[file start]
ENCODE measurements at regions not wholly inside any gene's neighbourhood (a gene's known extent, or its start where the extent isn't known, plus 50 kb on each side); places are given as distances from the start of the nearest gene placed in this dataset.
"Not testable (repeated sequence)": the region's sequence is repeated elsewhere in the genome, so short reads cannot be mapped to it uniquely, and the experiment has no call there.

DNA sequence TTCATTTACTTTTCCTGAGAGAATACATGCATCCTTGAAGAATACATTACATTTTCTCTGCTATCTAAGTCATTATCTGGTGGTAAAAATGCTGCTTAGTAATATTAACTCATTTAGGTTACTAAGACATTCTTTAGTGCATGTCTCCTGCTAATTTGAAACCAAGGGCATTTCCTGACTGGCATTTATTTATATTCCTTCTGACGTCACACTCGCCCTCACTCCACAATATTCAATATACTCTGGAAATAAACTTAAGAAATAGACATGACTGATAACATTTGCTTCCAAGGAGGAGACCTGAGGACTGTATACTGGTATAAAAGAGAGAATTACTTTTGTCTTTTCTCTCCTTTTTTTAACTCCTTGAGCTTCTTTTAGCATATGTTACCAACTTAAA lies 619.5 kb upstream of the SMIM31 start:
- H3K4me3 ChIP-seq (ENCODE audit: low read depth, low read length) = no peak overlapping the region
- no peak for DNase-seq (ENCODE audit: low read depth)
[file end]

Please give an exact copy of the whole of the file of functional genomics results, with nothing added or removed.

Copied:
ENCODE measurements at regions not wholly inside any gene's neighbourhood (a gene's known extent, or its start where the extent isn't known, plus 50 kb on each side); places are given as distances from the start of the nearest gene placed in this dataset.
"Not testable (repeated sequence)": the region's sequence is repeated elsewhere in the genome, so short reads cannot be mapped to it uniquely, and the experiment has no call there.

DNA sequence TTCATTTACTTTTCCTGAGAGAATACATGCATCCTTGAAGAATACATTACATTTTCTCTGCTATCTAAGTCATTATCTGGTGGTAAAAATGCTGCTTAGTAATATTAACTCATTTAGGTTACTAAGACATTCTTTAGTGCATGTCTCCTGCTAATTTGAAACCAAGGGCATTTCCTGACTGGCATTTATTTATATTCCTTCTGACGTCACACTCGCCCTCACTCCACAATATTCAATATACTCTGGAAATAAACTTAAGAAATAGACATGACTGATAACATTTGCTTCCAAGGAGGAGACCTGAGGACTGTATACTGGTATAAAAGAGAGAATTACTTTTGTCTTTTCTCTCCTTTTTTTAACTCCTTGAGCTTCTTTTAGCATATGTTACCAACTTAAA lies 619.5 kb upstream of the SMIM31 start:
- H3K4me3 ChIP-seq (ENCODE audit: low read depth, low read length) = no peak overlapping the region
- no peak for DNase-seq (ENCODE audit: low read depth)